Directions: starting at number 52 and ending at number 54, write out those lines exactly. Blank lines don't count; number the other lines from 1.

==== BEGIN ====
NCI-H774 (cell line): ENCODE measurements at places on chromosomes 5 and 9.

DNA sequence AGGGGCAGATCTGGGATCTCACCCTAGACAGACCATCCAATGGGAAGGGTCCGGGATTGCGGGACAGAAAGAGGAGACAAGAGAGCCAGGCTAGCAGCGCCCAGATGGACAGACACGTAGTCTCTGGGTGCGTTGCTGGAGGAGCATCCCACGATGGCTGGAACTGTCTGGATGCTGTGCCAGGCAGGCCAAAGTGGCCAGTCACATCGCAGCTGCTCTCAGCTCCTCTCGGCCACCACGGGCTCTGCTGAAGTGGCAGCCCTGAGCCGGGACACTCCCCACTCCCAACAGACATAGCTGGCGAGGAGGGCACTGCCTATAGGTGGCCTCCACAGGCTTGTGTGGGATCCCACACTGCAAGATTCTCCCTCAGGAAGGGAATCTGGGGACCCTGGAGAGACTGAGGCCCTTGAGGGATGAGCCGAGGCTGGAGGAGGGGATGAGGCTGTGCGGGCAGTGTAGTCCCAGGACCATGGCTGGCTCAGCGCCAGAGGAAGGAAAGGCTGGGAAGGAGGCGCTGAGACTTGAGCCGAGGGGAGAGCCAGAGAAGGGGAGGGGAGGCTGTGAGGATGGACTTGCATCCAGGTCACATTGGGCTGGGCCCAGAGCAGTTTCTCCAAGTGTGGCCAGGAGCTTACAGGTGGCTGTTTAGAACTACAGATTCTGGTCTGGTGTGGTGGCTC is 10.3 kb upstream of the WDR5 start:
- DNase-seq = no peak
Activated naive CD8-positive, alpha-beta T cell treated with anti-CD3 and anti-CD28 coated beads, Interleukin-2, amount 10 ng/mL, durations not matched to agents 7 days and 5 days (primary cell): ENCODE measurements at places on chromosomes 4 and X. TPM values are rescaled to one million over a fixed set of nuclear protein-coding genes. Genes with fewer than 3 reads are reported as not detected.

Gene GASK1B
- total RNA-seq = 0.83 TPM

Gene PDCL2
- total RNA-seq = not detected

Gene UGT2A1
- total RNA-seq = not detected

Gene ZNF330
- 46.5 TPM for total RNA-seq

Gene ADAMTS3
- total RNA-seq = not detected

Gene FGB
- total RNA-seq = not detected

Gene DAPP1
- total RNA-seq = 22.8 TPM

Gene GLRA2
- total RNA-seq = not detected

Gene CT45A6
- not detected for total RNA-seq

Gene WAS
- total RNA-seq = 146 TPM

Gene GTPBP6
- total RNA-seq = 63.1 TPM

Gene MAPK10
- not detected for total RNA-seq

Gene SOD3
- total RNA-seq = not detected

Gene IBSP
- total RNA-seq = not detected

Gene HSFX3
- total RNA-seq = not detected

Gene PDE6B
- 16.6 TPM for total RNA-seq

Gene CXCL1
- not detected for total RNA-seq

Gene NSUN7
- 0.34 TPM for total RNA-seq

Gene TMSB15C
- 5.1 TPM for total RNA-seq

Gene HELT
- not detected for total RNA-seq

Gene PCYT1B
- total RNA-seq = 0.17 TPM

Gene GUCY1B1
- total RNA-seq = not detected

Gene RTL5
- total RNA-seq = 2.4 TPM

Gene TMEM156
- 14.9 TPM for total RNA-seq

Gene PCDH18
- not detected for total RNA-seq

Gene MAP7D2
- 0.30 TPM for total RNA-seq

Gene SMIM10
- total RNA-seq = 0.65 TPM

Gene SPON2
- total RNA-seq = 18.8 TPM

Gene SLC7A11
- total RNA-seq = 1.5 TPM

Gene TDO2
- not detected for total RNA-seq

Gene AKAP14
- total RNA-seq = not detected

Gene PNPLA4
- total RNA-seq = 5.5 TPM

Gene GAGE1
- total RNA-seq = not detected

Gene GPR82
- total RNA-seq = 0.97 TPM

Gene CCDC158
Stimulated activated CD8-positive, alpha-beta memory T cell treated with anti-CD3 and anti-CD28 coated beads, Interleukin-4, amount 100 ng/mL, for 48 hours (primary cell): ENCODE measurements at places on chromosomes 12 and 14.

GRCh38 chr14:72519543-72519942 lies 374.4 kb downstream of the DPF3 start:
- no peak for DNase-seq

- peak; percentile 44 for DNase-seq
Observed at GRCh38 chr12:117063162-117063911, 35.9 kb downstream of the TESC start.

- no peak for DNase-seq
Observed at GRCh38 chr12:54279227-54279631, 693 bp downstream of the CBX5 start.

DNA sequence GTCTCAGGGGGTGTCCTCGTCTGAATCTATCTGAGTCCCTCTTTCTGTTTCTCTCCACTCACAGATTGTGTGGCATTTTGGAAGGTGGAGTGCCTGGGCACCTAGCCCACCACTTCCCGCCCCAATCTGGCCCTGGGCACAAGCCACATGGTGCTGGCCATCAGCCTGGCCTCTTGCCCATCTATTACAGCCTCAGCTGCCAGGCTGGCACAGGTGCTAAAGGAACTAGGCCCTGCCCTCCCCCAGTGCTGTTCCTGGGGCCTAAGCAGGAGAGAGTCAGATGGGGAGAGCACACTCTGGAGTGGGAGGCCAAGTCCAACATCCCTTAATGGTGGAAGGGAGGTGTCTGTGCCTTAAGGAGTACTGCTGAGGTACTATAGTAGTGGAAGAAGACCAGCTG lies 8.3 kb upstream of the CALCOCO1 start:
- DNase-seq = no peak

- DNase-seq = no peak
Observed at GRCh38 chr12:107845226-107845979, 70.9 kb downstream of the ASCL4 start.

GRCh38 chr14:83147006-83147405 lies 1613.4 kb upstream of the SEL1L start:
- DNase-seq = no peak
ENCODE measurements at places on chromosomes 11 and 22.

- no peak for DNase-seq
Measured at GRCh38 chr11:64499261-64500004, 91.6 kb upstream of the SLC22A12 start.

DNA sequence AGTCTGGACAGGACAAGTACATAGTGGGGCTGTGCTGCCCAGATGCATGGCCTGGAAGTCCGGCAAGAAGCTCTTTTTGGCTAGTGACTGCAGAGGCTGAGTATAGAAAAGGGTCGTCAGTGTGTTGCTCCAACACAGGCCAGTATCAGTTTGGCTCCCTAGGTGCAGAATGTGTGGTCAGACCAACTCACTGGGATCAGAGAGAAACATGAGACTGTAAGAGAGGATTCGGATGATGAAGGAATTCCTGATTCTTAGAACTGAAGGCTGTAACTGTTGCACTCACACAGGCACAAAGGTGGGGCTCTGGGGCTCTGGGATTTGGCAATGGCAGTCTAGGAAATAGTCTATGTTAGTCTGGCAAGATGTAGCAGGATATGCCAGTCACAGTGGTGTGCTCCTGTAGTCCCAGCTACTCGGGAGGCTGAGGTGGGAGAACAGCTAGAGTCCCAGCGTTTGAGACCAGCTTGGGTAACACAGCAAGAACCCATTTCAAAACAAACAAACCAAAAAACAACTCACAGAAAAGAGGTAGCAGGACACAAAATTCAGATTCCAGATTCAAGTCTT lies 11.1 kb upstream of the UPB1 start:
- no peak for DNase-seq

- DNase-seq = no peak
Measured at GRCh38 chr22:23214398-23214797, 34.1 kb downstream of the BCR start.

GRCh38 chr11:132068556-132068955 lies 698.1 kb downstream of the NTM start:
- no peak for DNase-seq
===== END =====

- 14.9 TPM for total RNA-seq

Gene PCDH18
- not detected for total RNA-seq